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November 15, 2015

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Good Ergonomics: The Key to Productivity.

According to a study, office workers spend nearly 55% of their work day sitting down. Of those surveyed, almost 60% of respondents said they don’t even get up for a lunch break – they stay sitting at their desks all day.

With this data in the forefront, it’s never been more important to have a healthy workspace. To that end, we’re going to talk about three ways to set up your desk ergonomically so that the time you do spend sitting isn’t so hard on your body.

First, let’s talk about what can go wrong with too much sitting.

Prolonged Sitting Causes Problems

Did you know that sitting for too long can wreak havoc on your body? Here are some of the issues that can arise from a workspace that isn’t ergonomic:

  • Repetitive Strain Injury – this is basically an overuse injury. Common for athletes, it also shows up in offices around the world. Repetitive Strain Injury is caused by repetitive tasks and sustained or awkward positions.
  • Musculoskeletal Disorders – these injuries can include Bursitis, Carpal tunnel syndrome, and muscle strains in the upper body and tendon injuries.
  • Lower Back Problems – this is pain in the lower back or lumbar region.

Now, let’s talk about the three ways to set up your desk ergonomically to avoid the problems mentioned above.

#1: Your Chair

Your chair is a big component to your ergonomic desk set-up. Proper posture is one of the best ways to avoid injuries. Here some tips to remember when dealing with your chair:

  • Your hips should be as far back as they can go in your chair.
  • The seat height should be at a level that keeps your feet flat on the floor and your knees equal to or just lower than your hips.
  • Use the recline feature and adjust it to about 100°.
  • Use cushions or small pillows to support your upper and lower back.
  • Use the armrests to keep your shoulders relaxed. Get rid of them if they don’t.
  • Keep your arms vertically aligned – no chicken wings.

You also want to change your posture on a regular basis. Even if you’re sitting in an ergonomically correct way, you still want to change positions so you aren’t straining one area too long.

#2: Your Computer and Phone

Your computer monitor, since you use it most of the day, is vital to your desk’s ergonomics. You want to keep it at a good position:

  • The top of your monitor should be at eye level or about 15° below eye level.
  • Keep the monitor 20-40” from your face to reduce eye strain.
  • Wear appropriate glasses for looking at a computer screen.
  • Center the monitor with your keyboard.
  • Sit an arm’s length away and adjust it as needed to account for glare.
  • Put your phone in a stand right next to you to avoid twisting.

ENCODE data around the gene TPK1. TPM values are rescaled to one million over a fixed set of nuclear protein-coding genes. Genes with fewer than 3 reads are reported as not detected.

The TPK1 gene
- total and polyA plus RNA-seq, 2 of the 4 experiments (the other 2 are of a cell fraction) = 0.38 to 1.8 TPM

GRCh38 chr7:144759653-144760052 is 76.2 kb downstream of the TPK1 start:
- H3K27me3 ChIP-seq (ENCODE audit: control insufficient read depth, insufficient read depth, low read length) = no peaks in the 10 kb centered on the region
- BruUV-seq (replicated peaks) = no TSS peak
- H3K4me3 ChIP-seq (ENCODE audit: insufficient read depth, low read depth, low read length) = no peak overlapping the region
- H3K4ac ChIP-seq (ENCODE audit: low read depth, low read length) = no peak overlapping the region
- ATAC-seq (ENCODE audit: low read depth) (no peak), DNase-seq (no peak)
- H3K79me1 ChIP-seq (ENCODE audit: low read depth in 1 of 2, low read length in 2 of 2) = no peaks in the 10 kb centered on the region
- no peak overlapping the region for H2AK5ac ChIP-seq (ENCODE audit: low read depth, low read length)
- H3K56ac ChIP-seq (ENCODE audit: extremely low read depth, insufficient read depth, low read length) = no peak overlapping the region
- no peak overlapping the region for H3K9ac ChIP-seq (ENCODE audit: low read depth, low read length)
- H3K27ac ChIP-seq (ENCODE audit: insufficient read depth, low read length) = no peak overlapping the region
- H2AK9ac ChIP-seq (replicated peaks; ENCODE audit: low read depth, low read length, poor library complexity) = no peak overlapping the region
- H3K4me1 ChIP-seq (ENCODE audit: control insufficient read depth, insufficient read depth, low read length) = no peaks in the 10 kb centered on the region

• When typing or looking at papers, put them in-between your computer and your keyboard – again to avoid unnatural positions.
  • Don’t cradle your phone on your shoulder. Use a headset or the speaker.

#3: Your Keyboard

The computer keyboard is a major culprit when it comes to office-related injuries. When you set up your desk ergonomically, pay special attention to the keyboard and your hand position.

Your keyboard should be centered with your monitor, and ideally both are centered on your desk. Look for an ergonomic keyboard to help you keep your wrist in a neutral position.

A keyboards often had a tab on the back to raise it at an angle. Try this and see if your wrists stay neutral. If not, don’t use this feature. The ideal position for your arms is at 90°.

Lastly, keep the mouse close to the keyboard so you can transition back and forth easily.

To Conclude

When you set up your desk ergonomically, you customize it for you and only you. It helps you prevent musculoskeletal injuries by reducing physical (and sometimes) mental stress that is caused by your work station.

While we’ve talked about how to set up your desk, it’s also important to vary your activity throughout the day. Take breaks and move around. WebMD recommends taking three-five minute breaks throughout your day at 20-40 minute intervals to prevent injury.

You should also stand up, stretch and look away from your computer screen often. This helps you reduce the any muscle tension you are feeling, and it reduces eyestrain caused by your computer screen.

Studio Proper iPhone and iPad products are designed with the ergonomic desk in mind. The Proper Tilt Stand for the iPhone is precision-machined and hand-formed to the ideal elevation and viewing angle. The iPad Pivot Stand compliments your desk area and provides a perfect ergonomic viewing area.


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